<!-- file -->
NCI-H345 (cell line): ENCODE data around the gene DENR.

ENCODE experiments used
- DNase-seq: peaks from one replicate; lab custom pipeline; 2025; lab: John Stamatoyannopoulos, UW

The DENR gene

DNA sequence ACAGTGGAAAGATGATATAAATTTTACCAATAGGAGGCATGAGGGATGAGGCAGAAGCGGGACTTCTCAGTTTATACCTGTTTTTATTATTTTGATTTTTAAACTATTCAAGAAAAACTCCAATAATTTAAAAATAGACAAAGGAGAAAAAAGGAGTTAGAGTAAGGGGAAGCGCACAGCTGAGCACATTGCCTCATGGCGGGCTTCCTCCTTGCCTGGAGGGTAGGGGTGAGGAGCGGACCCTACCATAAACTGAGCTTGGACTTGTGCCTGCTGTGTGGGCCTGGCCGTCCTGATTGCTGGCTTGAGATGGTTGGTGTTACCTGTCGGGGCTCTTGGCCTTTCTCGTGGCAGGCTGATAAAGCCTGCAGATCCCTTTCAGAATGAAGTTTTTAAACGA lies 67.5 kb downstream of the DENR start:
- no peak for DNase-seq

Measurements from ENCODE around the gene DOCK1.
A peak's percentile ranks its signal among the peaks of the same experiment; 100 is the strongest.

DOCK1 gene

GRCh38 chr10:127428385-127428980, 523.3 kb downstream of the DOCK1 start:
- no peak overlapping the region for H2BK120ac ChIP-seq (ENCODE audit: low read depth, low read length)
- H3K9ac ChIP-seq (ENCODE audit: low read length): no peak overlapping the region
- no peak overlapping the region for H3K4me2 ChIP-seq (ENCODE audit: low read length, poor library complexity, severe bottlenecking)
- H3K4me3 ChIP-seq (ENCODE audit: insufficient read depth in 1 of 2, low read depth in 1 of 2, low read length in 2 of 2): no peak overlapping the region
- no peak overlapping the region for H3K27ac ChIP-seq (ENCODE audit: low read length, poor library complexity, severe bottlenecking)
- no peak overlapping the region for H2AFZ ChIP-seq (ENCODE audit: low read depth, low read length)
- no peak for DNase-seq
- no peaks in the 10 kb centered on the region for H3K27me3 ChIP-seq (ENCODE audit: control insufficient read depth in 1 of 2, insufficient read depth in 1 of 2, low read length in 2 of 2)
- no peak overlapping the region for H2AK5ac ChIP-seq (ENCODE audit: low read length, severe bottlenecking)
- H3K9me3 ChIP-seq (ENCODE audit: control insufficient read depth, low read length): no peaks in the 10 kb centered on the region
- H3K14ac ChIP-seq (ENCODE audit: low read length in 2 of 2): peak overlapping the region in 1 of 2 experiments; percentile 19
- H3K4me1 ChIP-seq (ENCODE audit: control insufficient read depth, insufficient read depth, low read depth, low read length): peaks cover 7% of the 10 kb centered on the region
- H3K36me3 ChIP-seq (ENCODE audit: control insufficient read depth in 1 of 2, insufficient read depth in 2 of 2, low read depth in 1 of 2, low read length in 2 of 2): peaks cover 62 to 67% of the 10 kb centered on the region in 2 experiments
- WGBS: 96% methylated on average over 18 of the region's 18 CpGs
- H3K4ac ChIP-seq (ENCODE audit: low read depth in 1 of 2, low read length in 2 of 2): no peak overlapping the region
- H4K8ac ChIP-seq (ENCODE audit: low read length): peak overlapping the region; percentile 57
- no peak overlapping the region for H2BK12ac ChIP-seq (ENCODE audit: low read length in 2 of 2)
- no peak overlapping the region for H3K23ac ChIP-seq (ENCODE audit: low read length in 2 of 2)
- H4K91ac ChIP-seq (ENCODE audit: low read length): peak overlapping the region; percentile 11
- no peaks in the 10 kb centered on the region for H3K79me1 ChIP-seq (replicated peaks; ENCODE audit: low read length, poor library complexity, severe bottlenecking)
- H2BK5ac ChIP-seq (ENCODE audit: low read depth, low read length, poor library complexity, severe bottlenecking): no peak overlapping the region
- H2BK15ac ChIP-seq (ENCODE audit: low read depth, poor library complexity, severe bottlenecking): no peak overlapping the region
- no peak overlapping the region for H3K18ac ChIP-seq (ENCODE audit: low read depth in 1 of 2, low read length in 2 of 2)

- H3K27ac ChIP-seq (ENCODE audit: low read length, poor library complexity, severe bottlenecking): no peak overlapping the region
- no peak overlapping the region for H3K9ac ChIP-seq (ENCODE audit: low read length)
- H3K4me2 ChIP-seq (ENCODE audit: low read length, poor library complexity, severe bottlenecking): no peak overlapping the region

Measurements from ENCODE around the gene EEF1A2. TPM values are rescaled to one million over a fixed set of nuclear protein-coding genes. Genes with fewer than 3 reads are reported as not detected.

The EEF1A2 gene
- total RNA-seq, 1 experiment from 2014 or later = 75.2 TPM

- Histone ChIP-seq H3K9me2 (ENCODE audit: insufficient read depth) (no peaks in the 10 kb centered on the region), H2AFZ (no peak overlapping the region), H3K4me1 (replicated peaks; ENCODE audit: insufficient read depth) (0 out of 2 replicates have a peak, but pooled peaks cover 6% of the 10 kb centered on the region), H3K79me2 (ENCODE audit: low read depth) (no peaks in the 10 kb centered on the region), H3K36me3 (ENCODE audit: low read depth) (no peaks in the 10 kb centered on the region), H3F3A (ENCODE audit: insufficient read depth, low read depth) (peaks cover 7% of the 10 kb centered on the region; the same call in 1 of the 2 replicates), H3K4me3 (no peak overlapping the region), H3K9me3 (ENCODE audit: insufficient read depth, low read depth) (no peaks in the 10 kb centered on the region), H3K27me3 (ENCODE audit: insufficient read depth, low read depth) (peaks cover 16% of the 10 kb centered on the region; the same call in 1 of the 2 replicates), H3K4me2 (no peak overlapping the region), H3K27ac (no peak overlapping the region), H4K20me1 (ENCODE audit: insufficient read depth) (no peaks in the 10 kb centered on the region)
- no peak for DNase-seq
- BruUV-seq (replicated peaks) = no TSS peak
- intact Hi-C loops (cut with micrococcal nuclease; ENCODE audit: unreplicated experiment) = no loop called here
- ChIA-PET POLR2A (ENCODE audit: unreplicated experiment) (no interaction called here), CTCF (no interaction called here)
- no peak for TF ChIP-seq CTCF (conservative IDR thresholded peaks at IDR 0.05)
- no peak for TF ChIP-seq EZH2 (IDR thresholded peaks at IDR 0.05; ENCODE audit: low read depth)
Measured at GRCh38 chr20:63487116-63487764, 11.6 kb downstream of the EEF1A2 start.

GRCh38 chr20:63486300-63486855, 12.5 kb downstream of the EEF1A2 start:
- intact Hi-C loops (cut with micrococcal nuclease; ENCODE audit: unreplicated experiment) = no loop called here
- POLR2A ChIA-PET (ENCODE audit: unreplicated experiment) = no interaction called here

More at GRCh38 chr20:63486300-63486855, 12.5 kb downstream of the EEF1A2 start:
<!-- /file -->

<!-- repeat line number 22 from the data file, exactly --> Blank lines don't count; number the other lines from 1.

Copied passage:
- H3K4me1 ChIP-seq (ENCODE audit: control insufficient read depth, insufficient read depth, low read depth, low read length): peaks cover 7% of the 10 kb centered on the region